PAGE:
Monday, July 12, 2010
The Aeolian Company (1916)
Hello! Being invited to contribute to this blog has made me think quite a bit about my relationship to the nature of many aspects of culture - records, music, writing, journalism, the internet - knowledge, facts, storytelling - collecting, materialism, fetishism. I'm excited to muse about these things in public for the next 2 weeks, as I present the labels of 14 records that happen to be in this apartment with me right now, for one reason or another.
I used to "collect" 78's - or well, seek them out at least. They were (are?) always so cheap, and are a great way to educate yourself about old music, the early days of recording, manufacturing and design. They can also sometimes be an astounding way to glimpse at the very end of an era in humanity's relationship to music. The way that these discs instantly rocketed to every corner of the globe, and changed the way that people relate to the music that they are playing, as well as their methods and reasons for listening to music will always fascinate me.
Well, I move around a lot, and this is the only 78 I have at the moment. It was given to me by Brian Belot. Brian's art & life seems to be centered around the amassing & re-purposing of a vast amount of stuff. I love this about him, and was psyched to see his huge pile of old records while visiting him in NYC. I thought this label looked amazing. He just handed it to me, and told me I could have it. It was so nice to meet someone who appreciated and was excited about old records, but also saw these objects as things that should be shared, and passed on. I had a feeling this record would get cracked in my luggage, which it did. Oh well. I apologize to historians if thing is rare, but I kind of doubt that it is.
The labels of 78's are always the most beautiful. I've come across some sites similar to this one that are dedicated to displaying them. It's not just that old things are always prettier, I think it's just that it was so much harder & unique to make things back then, that so much more care went into them? Well, printing was of course so much better and carefully done in the past. I used to live in Cambridge, and there were of couple of 78 collector dudes who showed me how to tell where & when certain ones were made, how to tell which were recorded with electricity, what the different colors of the labels meant, why silver ink was used, etc.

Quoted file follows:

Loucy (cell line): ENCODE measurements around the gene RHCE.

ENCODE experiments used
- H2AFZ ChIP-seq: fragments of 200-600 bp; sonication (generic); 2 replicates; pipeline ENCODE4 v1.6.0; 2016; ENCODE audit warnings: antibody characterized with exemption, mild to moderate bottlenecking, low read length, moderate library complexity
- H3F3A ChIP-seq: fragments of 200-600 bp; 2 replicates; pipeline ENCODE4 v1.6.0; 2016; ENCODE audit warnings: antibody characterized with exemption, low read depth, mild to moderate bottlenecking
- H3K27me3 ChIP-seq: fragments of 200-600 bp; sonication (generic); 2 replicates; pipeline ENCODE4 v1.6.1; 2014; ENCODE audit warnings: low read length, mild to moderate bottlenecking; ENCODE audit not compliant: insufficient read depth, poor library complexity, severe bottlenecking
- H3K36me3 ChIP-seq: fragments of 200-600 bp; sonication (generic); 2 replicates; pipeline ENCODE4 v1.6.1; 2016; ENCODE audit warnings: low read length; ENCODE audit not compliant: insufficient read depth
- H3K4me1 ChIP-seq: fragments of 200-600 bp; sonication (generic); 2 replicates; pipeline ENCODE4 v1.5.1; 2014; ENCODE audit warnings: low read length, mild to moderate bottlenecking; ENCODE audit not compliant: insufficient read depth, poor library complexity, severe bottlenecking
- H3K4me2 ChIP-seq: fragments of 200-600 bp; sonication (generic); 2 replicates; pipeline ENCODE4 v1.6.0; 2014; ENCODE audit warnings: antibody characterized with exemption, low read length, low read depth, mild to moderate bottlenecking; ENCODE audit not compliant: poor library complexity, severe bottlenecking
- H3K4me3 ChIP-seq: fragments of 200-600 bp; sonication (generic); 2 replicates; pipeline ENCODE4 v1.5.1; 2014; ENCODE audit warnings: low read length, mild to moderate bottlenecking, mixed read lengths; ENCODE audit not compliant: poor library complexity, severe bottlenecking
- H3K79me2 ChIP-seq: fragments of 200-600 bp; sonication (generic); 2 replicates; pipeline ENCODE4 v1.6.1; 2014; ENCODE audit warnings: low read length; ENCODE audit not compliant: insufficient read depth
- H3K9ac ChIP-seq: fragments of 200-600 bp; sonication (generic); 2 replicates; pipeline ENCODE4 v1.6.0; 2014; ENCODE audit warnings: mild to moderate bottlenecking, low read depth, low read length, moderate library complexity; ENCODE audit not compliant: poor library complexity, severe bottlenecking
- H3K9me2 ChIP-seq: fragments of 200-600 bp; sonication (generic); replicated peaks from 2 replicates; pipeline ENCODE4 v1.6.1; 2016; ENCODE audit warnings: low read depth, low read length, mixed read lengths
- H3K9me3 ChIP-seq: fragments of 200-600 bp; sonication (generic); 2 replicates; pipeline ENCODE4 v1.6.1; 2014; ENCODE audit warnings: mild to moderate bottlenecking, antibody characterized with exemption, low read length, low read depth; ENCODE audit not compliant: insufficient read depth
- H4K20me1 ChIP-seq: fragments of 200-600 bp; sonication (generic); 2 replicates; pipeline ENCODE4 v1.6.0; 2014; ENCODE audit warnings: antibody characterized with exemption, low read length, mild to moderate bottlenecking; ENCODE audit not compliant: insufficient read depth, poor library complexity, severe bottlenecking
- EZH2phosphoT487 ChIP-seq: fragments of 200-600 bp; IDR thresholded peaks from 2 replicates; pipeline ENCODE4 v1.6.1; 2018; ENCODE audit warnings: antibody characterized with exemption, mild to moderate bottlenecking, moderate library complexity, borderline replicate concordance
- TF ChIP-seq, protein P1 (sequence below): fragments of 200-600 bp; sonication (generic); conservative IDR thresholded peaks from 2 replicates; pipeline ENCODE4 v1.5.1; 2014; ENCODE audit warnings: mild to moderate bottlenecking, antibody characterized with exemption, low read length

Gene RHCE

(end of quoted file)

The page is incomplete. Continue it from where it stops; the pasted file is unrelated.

So, an "Aeolian harp" is an ancient idea of music that is played by the wind, right? Cool... So, as I am looking it up now, it seems that the history of The Aeolian Company is also quite fascinating. They produced piano rolls, built player pianos & organs, and introduced the first one that also could also record what was being played by punching holes into the rolls? There's a lot of early jazz & stuff that was only recorded in this way, right? So - this record would have been their way of attempting to adapt to a new, emerging technology, eh? This record originally cost 85¢. That would have made it quite expensive in 1916, right? I notice that the company, and this label was later absorbed into other larger corporations - AND!
"It was Congressional suspicion of the market power of the Aeolian company during the early 20th century that prompted adoption of the first compulsory license system in U.S. copyright law, for the mechanical reproduction of musical compositions, a category that included piano rolls."
Hm! I didn't mean to start writing about this, but please remember people - the recording, selling, and concept of "owning" music, even the music we create ourselves, is still very new in the history of humanity. Don't get too upset about it. We will always be able to play & listen to music - and best of all, we can still make & listen to records!